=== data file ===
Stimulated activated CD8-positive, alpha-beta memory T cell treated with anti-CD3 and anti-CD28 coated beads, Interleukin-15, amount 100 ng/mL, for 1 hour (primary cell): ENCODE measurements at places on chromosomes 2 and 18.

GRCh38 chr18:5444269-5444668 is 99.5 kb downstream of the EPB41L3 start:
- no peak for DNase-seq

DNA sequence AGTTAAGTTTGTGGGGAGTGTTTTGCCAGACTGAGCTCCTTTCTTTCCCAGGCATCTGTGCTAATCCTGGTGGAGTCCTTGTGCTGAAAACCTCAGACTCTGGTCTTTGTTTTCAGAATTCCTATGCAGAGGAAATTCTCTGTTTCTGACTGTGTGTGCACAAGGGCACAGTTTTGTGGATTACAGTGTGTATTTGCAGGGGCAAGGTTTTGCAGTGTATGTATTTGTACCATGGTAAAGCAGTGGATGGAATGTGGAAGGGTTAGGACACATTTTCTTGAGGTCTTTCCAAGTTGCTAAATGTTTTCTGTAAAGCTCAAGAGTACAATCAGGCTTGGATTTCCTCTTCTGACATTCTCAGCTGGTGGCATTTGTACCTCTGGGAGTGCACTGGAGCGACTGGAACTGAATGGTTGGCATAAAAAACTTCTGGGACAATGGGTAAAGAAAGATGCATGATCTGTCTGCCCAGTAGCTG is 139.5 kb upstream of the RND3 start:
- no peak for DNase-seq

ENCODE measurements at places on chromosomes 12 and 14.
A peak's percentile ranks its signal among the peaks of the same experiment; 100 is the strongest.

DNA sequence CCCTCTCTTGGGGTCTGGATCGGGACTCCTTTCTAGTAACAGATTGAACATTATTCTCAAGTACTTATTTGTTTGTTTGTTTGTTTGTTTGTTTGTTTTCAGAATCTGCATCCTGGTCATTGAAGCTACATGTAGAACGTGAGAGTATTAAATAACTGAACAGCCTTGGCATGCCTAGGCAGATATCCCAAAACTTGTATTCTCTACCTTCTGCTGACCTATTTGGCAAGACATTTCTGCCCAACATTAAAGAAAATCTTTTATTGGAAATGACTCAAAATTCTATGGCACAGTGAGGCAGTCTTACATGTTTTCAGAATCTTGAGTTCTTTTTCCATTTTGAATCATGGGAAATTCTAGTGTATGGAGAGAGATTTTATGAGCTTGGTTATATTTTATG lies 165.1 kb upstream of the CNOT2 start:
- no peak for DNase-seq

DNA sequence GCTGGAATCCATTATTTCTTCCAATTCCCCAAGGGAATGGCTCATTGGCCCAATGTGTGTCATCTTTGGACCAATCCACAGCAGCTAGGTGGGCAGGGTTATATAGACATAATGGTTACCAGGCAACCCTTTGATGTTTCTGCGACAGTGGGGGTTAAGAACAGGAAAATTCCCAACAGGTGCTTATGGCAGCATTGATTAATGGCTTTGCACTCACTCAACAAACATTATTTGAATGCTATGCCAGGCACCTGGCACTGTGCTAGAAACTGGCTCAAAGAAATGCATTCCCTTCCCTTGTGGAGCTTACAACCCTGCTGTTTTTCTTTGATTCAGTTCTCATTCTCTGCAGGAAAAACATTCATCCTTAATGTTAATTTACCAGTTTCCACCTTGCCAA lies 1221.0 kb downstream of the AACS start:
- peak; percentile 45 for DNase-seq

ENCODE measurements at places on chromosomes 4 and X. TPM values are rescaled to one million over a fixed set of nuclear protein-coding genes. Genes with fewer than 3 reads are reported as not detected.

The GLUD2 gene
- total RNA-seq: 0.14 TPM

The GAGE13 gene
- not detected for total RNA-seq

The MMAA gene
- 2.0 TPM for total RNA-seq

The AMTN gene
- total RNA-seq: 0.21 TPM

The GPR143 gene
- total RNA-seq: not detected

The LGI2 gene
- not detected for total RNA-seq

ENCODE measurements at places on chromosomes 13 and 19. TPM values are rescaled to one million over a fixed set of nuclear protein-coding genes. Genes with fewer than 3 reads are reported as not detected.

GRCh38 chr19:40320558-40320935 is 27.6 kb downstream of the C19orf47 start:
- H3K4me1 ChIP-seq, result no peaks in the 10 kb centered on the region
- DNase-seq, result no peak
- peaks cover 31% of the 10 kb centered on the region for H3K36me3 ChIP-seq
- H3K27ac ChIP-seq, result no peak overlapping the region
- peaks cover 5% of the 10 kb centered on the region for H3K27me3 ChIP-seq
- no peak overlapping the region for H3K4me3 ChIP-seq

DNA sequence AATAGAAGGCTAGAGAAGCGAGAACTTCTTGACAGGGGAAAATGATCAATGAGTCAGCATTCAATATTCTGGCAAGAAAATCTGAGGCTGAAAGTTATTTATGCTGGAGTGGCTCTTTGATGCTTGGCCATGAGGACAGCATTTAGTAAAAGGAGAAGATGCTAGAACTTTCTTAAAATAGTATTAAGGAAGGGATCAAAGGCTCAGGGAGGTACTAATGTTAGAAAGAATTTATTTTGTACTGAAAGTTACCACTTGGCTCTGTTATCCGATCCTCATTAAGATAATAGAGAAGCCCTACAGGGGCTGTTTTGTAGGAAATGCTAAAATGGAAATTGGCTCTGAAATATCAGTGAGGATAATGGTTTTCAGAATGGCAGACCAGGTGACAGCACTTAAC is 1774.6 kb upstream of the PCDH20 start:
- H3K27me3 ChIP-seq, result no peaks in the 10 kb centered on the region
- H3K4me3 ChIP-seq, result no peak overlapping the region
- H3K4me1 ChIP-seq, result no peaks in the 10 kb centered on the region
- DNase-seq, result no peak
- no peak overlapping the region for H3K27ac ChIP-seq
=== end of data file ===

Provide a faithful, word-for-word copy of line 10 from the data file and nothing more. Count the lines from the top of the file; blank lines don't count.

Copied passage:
DNA sequence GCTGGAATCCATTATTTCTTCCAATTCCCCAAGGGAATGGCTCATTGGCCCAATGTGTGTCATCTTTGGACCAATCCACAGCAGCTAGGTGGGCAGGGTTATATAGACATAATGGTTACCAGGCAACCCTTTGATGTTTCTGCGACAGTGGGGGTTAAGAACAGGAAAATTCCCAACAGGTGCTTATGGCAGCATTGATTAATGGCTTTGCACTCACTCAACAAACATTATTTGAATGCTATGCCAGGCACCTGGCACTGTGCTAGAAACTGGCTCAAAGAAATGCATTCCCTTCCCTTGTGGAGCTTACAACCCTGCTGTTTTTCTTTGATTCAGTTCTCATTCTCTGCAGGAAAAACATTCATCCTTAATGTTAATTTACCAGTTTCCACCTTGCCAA lies 1221.0 kb downstream of the AACS start: